The US is also likely to continue paying close attention to Chinese lending and investment practices. There has traditionally been much more conditionality attached to US loans (either bilaterally, or via pressure exerted through multilateral institutions such as the IMF) than Chinese lending to Latin America. Meanwhile, US investment in the region requires certain disclosures and quality standards that are less evident in Chinese investment projects. While President Biden looks set to adopt less aggressive rhetoric towards China, there is little indication that his government will be less concerned about China's trade and investment practices. Latin American governments are therefore likely to continue to come under pressure from the US on this front; we do not believe that pressure will be significant enough to interrupt trade or investment ties with the US, but it could be a factor that prohibits a deepening of relations between Latin America and the US.


A delicate balancing act

Many countries in Latin America have extensive trade and investment links with both China and the US, and will be seeking to cultivate ever-closer ties with both sides. To date, this balancing act has been possible, partly because relations between Latin America and China, on the one hand, and the US on the other, have focused on different areas. Latin America has tended to export raw materials to China, but mainly manufactured goods to the US, while investment from China has centered on infrastructure projects. There has been little overlap, avoiding direct competition between the US and Chinese markets.

Our baseline forecast is that most countries will be able to retain this balance, facilitating some growth in exports and inward investment for Latin America. However, there are some signs that China and the US might increasingly exert leverage over their trade and investment partners, making it impossible for third-party countries to remain neutral. This would be less problematic for countries with much closer ties with either China or the US (Mexico, for example, would not be hit significantly if it had to realign more demonstrably with the US). However, countries with a more equal reliance on both China and the US, such as Peru, Argentina, Colombia and Ecuador, would be affected more noticeably if they were pulled into the trade war and forced to side with either China or the US.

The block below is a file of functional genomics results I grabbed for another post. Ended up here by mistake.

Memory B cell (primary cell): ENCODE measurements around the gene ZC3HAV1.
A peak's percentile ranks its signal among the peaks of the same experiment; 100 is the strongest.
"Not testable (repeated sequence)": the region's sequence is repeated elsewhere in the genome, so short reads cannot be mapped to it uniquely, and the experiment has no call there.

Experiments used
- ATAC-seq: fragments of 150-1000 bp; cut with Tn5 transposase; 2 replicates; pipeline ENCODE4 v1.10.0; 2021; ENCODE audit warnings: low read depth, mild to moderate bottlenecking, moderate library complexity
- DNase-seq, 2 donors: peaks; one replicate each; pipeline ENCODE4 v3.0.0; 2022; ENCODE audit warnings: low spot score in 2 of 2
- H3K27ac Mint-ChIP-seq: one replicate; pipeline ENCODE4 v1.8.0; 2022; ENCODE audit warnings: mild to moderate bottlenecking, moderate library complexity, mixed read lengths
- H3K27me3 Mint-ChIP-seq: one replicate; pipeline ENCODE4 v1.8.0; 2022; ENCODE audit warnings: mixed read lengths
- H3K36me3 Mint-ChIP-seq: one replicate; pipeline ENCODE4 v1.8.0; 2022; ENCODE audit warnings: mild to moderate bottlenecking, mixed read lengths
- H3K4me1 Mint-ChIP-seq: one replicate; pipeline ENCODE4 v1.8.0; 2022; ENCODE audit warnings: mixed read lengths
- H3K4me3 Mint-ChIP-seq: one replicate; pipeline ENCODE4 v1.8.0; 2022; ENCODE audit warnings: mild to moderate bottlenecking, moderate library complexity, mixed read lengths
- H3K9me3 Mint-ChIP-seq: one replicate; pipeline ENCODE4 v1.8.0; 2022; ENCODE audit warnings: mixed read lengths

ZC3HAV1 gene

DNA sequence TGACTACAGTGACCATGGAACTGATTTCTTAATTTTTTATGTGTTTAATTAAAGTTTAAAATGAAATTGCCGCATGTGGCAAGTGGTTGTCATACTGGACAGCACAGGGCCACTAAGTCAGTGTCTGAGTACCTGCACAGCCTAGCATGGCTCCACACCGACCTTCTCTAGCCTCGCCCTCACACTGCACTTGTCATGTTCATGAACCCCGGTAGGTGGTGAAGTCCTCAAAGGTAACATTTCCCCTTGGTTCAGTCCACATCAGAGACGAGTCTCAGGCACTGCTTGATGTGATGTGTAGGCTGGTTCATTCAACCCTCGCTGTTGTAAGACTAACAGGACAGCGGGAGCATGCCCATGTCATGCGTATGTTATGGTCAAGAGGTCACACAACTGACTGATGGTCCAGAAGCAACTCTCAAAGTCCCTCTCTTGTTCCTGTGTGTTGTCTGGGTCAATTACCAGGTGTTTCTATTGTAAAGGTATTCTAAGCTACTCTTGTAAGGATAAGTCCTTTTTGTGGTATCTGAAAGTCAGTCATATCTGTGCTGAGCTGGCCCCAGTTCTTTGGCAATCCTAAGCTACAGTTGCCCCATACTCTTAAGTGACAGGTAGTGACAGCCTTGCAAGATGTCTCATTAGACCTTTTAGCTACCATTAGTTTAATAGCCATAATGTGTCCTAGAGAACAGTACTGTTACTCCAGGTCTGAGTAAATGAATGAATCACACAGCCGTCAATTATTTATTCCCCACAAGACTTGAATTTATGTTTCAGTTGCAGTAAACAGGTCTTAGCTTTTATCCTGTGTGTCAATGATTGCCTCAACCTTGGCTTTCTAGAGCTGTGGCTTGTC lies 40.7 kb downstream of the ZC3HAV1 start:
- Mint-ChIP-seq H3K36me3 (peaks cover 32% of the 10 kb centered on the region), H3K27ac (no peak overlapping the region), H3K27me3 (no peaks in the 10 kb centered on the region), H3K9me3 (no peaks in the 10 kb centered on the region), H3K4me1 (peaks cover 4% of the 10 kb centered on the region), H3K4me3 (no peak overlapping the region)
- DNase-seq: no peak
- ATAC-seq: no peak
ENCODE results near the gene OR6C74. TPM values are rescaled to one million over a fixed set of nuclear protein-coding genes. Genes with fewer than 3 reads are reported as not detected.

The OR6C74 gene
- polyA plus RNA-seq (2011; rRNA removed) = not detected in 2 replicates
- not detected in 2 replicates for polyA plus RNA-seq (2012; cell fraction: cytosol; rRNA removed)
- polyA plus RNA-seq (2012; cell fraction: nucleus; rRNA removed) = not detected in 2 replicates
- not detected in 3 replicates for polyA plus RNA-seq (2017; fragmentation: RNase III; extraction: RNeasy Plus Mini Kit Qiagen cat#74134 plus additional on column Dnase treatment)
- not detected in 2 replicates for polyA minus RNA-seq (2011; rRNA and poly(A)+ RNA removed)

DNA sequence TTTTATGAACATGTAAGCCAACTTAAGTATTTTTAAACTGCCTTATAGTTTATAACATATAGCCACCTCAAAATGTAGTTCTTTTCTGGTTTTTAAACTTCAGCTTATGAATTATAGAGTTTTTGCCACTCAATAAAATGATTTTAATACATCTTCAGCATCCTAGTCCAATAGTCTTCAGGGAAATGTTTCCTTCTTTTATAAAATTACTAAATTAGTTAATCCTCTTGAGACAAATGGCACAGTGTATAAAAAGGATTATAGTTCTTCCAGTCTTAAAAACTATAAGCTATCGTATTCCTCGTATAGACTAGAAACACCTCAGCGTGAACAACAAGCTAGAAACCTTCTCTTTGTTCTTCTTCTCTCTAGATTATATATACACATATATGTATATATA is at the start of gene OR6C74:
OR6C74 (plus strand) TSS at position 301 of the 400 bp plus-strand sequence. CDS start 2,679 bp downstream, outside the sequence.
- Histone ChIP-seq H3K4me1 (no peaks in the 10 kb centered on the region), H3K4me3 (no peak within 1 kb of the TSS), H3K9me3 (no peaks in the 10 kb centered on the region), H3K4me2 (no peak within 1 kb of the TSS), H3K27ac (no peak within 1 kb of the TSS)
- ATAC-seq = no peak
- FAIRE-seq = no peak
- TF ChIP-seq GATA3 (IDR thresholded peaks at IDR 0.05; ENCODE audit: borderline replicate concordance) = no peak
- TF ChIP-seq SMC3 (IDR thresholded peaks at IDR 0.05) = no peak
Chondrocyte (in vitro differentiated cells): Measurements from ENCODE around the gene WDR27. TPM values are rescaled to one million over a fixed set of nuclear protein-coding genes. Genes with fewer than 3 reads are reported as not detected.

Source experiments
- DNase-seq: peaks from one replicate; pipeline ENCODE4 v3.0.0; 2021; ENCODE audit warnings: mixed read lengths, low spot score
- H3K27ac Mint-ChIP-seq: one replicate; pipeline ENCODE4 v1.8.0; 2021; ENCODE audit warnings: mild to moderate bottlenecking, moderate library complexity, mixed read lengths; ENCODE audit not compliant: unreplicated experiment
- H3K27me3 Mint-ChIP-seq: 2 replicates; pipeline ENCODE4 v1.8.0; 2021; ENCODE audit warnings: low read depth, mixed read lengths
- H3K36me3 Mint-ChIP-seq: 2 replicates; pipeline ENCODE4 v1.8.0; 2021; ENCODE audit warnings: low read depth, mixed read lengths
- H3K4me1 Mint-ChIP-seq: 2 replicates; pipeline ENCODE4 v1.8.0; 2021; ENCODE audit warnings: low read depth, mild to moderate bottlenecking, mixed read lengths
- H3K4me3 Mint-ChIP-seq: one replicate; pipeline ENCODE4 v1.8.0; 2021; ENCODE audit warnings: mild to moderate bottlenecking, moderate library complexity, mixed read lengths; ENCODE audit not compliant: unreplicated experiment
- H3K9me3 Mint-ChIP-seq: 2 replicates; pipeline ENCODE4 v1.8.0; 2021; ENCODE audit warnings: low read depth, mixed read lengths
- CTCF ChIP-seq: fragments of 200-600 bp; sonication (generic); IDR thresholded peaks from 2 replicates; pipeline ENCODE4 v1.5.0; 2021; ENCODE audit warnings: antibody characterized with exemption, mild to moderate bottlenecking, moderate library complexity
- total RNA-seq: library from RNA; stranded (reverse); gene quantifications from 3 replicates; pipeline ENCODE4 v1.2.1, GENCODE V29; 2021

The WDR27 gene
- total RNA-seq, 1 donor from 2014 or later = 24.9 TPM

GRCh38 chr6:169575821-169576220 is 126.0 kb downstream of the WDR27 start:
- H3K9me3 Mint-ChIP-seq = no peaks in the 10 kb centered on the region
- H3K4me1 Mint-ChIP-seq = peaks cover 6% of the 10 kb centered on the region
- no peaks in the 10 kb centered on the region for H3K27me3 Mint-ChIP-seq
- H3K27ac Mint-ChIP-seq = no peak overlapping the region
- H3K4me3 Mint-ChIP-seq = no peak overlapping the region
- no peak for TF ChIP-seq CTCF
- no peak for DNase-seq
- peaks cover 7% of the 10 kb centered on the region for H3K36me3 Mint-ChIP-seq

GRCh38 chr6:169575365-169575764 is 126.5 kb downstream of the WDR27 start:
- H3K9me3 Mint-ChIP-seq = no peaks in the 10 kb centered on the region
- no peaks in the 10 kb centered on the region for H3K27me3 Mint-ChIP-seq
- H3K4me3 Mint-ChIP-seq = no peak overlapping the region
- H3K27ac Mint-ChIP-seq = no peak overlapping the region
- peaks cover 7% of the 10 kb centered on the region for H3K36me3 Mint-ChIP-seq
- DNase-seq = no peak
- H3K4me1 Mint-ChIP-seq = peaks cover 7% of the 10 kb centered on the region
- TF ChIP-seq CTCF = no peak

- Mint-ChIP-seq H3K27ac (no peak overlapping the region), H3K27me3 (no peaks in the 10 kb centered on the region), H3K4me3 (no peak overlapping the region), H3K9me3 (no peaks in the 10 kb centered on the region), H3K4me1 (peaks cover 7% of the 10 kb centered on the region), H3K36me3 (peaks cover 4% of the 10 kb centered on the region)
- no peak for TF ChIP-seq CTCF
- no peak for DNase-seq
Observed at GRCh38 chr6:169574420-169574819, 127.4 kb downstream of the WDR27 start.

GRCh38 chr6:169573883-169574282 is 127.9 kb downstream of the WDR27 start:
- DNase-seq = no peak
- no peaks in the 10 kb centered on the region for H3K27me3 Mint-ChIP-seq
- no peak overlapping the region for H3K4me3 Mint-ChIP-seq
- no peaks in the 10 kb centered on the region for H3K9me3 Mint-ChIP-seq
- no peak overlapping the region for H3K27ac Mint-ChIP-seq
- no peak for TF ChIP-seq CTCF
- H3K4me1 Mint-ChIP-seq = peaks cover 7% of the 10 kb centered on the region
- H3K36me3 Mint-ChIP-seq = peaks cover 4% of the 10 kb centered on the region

China has expanded its influence in Latin America in recent years by virtue of closer trade, investment and finance ties. However, for many economies – particularly Mexico and Central America – the US remains a crucial trade partner, while corporate ties between the US and Latin America also remain close. In the coming years, Latin America will remain caught between two powers as US-Chinese relations remain fraught. Governments in the region will do their best to maximise any potential opportunities that arise, mainly in terms of diversification of supply chains as firms reduce their reliance on China. Some countries in the region may benefit, but these will mainly be countries that are close to the US and with an established track record of manufacturing for export (mainly Mexico). However, low-cost Asian economies such as Vietnam will represent fierce competition and will limit the extent to which Latin America can substantially gain market share. Still, already-established trade relationships with China will help the region recover from a particularly sharp coronavirus-induced recession and the prospect of renewed Chinese investment in Latin American infrastructure projects bodes well for medium-term prospects. There are difficult waters to navigate, with issues such as 5G development posing particular difficulties to policy-makers in Latin America, but our baseline forecast is that while the United States might attempt to increase its influence in the region, China will continue to be a close trading and investment partner for most countries in the region.